Homebuyers are getting older; their incomes are growing; and more of them are investing in second homes, according to the National Association of Realtors’ latest Profile of Home Buyers and Sellers.
The association’s survey of Americans who purchased homes between July 2013 and July 2014 also revealed:
- The share of buyers who purchased their first homes during the survey period is at its lowest level since 1987. Last year, 33% of buyers were first-timers, while the historical norm is 40%.
- For 55%, their search for a home began online, either looking for properties or gathering information about how the homebuying process works. And 92% consulted the Internet at some point during their home search. Half relied on a mobile website or app.
- The majority of every kind of homebuyer—married couples with children, singles, unmarried couples—purchased single-family homes.
- Shoppers are making quicker decisions: The typical buyer viewed 10 homes and searched for 10 weeks—two weeks less than buyers reported a year earlier.
The NAR profile breaks homebuyers into four main groups: married with kids, single females, single males, and unmarried couples.
Married with kids
In 2014, 65% of all homes sold to survey participants were purchased by married couples, and 35% of home sales went to buyers with children living at home.
The median age of the married-with-children homebuyers was 36. The median income among those homeowners was $103,300. More than 80% of them bought an existing home rather than a brand-new dwelling, and more than 90% bought single-family homes.
Couples with children had a single priority when house-hunting in 2013 and 2014: quality schools. They told researchers that their proximity to a good school district trumped the quality of the neighborhood or the distance they had to commute to work. And they said they would not compromise on quality or distance when it came to schools.
This group of homebuyers most typically chose larger houses than any other kind of property, with an average of four bedrooms and two bathrooms. And 13% of them opted for a “multi-generational” home with room so that their adult children or aging parents could share the house.
Single women accounted for 16% of home sales between July 2013 and July 2014, down from 22% in 2006 and 20% in 2010.
The oldest of any of the homebuyer groups identified in the report, the median age of single female buyers in the survey period was 52. Their median income was $54,800, and 35% of them bought their first homes ever last year. More than 60% bought single-family homes.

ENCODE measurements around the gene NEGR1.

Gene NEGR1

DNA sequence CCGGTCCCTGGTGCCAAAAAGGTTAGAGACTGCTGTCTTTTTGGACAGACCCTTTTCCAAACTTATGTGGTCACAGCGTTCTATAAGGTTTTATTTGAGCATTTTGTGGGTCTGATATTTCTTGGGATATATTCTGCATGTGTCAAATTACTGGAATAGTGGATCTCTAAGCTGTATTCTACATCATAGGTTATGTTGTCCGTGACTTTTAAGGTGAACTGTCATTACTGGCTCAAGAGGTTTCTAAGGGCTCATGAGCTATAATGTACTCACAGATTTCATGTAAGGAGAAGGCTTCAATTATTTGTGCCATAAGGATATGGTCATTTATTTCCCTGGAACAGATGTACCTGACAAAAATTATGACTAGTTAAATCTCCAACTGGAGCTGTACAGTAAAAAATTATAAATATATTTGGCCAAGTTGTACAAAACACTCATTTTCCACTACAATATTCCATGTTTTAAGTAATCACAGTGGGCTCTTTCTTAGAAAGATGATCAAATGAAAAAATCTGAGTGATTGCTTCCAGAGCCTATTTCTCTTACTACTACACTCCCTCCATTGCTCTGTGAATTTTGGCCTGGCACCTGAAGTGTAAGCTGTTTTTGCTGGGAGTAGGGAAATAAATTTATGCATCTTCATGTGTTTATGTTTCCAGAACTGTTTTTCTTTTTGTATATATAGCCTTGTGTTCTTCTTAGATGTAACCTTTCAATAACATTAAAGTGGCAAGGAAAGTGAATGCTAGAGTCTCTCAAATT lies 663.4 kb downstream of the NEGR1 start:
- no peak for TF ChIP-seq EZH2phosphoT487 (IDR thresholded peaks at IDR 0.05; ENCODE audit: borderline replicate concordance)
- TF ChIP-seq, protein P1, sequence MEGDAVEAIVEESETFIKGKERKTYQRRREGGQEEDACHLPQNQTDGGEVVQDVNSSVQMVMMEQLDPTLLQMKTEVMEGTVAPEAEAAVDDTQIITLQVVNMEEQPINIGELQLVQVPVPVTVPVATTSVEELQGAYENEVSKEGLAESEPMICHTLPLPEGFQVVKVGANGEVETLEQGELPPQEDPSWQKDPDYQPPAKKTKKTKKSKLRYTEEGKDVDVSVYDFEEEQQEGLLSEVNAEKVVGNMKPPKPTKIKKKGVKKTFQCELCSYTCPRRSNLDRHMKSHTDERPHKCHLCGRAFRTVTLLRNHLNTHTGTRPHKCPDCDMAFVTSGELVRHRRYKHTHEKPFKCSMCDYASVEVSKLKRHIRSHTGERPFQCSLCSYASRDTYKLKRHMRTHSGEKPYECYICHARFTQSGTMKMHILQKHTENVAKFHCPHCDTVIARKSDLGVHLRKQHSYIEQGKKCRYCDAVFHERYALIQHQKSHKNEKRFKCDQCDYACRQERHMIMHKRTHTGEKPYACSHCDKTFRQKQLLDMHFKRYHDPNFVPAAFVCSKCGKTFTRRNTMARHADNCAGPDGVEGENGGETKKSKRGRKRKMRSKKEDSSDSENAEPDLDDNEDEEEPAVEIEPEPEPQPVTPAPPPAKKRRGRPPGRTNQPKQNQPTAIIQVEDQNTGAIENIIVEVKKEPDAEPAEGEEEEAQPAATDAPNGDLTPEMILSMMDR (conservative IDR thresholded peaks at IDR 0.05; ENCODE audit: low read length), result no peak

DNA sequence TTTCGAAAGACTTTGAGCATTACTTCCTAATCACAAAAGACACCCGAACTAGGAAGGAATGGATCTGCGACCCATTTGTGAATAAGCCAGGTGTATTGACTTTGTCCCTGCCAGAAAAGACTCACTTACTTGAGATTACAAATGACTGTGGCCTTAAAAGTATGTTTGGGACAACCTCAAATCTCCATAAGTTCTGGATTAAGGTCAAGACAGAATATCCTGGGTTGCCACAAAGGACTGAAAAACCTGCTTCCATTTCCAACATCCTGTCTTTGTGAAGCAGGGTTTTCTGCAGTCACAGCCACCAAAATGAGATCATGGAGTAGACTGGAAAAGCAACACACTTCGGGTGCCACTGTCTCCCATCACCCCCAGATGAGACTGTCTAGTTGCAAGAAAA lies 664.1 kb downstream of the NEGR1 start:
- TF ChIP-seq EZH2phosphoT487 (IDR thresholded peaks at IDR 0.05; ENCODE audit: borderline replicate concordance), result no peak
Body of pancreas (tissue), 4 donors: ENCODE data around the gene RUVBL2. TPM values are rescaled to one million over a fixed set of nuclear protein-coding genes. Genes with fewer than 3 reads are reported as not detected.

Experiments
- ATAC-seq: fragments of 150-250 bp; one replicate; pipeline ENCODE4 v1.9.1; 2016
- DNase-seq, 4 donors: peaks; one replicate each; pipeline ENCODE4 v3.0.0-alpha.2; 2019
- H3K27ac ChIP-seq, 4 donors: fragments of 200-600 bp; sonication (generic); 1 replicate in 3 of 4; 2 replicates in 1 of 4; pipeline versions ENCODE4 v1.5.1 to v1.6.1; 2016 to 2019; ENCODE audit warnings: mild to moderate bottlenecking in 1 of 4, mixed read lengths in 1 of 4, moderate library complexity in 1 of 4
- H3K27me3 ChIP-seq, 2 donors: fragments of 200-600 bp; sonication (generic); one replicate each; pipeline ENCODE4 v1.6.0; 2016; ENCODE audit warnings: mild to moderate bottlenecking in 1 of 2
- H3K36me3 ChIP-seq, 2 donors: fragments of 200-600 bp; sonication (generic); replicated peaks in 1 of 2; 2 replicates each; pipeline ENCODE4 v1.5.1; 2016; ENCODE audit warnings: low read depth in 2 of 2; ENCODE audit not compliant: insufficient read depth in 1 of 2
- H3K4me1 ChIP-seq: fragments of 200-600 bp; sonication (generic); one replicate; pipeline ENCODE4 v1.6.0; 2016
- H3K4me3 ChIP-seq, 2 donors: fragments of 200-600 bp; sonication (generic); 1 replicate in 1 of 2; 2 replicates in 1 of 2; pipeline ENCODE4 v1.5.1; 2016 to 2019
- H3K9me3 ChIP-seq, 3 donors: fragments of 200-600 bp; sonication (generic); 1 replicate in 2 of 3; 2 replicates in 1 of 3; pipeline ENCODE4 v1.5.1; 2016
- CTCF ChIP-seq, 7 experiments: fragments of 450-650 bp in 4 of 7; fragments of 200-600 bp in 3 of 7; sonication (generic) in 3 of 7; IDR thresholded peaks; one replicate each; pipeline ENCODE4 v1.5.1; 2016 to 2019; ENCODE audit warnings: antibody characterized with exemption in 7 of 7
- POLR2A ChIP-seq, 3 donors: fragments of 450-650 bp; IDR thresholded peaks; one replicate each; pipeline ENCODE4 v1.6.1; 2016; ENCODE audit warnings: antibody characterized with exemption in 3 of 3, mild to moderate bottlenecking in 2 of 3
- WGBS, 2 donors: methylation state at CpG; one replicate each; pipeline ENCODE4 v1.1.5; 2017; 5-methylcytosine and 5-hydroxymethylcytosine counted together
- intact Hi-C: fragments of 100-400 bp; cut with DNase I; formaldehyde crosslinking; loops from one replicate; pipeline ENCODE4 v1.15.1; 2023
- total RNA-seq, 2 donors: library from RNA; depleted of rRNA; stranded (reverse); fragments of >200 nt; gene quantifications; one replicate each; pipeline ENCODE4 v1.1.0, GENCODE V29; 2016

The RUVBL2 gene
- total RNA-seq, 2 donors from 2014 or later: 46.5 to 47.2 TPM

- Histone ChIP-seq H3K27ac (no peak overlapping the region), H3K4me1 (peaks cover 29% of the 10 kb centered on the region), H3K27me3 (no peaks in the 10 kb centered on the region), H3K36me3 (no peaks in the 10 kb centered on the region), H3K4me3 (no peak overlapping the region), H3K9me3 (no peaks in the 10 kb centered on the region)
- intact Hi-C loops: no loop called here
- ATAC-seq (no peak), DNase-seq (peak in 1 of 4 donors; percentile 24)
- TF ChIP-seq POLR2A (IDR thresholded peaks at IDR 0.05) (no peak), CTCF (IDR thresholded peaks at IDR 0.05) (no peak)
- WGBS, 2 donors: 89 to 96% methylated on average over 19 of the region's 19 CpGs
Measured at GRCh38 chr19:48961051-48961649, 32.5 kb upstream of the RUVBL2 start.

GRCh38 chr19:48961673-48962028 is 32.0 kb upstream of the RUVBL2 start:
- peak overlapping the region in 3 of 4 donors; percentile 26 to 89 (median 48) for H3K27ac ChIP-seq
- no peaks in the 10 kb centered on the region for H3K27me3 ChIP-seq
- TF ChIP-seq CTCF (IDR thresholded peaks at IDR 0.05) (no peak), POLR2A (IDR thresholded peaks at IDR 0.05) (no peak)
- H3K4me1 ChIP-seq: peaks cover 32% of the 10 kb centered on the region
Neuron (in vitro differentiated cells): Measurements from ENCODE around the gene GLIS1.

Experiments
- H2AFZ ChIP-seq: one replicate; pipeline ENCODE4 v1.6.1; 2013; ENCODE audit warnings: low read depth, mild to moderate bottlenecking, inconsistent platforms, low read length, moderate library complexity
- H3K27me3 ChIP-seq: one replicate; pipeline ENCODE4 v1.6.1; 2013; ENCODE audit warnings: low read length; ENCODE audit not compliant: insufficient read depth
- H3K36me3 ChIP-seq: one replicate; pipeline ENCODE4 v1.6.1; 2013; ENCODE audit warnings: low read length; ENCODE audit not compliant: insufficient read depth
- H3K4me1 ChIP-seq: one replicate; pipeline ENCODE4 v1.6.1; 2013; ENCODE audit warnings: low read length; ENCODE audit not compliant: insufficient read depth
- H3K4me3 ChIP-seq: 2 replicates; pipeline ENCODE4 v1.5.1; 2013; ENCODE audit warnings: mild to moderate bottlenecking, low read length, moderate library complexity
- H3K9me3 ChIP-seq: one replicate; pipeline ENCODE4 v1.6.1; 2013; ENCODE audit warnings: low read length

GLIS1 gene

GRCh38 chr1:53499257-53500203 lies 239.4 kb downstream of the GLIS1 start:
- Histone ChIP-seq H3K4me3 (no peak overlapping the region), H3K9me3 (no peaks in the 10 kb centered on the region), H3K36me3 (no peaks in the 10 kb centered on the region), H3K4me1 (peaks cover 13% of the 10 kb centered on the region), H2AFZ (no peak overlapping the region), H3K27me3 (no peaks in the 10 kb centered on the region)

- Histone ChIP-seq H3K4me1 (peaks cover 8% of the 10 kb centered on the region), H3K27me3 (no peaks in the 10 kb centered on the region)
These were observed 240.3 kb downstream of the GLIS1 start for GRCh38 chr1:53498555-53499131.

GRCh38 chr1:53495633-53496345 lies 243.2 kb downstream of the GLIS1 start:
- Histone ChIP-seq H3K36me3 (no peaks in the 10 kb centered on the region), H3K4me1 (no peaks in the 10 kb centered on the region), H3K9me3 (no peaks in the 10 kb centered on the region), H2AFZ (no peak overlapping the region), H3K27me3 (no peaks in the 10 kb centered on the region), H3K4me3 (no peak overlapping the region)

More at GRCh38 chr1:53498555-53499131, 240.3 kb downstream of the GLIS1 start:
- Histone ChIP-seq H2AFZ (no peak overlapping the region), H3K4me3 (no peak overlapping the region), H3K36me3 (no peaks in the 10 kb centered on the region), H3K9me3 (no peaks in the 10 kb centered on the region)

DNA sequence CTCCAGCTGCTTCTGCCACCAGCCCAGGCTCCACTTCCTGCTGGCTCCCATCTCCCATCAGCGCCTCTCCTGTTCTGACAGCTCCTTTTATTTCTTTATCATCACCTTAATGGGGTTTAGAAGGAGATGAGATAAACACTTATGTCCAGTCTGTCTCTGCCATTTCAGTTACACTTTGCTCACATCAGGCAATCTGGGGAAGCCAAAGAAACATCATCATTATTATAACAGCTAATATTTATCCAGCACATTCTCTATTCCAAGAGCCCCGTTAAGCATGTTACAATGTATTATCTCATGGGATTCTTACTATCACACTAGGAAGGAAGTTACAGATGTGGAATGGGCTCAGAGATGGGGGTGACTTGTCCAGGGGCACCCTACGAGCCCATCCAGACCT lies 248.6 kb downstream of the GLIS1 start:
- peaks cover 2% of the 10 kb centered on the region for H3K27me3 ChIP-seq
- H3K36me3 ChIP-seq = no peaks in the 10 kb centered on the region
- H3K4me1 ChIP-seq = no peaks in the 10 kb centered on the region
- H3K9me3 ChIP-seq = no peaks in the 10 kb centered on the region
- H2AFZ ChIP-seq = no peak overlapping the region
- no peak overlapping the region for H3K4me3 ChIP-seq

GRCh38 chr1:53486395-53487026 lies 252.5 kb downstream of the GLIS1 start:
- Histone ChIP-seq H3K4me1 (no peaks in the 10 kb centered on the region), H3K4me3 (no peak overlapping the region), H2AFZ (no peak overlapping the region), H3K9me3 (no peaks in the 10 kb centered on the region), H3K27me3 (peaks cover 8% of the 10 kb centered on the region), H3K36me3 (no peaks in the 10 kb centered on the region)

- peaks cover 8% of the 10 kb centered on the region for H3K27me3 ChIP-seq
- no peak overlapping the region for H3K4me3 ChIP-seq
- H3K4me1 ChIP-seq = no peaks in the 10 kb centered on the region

These women looked for neighborhoods near the ones where their friends and family lived. And most considered a home to be a better investment than stocks, although they admitted they had to make financial sacrifices so they could afford to buy.
The share of single men who bought homes also dropped: from 12% in 2010 to 9% in 2014.
They weren't as concerned about living near friends and family as other groups of buyers, the survey noted. Instead, they placed a higher importance on living near entertainment and leisure activities.
The median age of single male buyers during the survey period was 47, and their median income was $65,800. Almost 70% of them bought single-family homes.
Accounting for just 8% of homebuyers between July 2013 and July 2014, unmarried couples said they believed, more than any other group, that their homes were a good financial investment. Most of them used savings for their down payments.
The median age of unmarried couples who bought homes was 33, and their median income was $80,800. Nearly 80% of them bought single-family homes, and 90% bought pre-owned houses. For 39% of these couples, this was their first home purchase.
The share of homebuyers who purchased their first-ever homes during the survey period was 33%—the lowest percentage since 1987, the survey revealed. And 75% admitted that these starter houses weren’t their dream homes: They either skimped on space, price, or both so they could afford to buy.
Three-quarters of the purchasers in this age group bought single-family homes, and 69% bought their places with a spouse or domestic partner.
Their median age was 31, and their median income was $68,300.
The survey also collected data on repeat buyers; those who purchased multi-generational housing; seniors who chose homes in active adult communities; homeowners who bought another place in order to downsize; and buyers who made commuting costs a priority when selecting a location.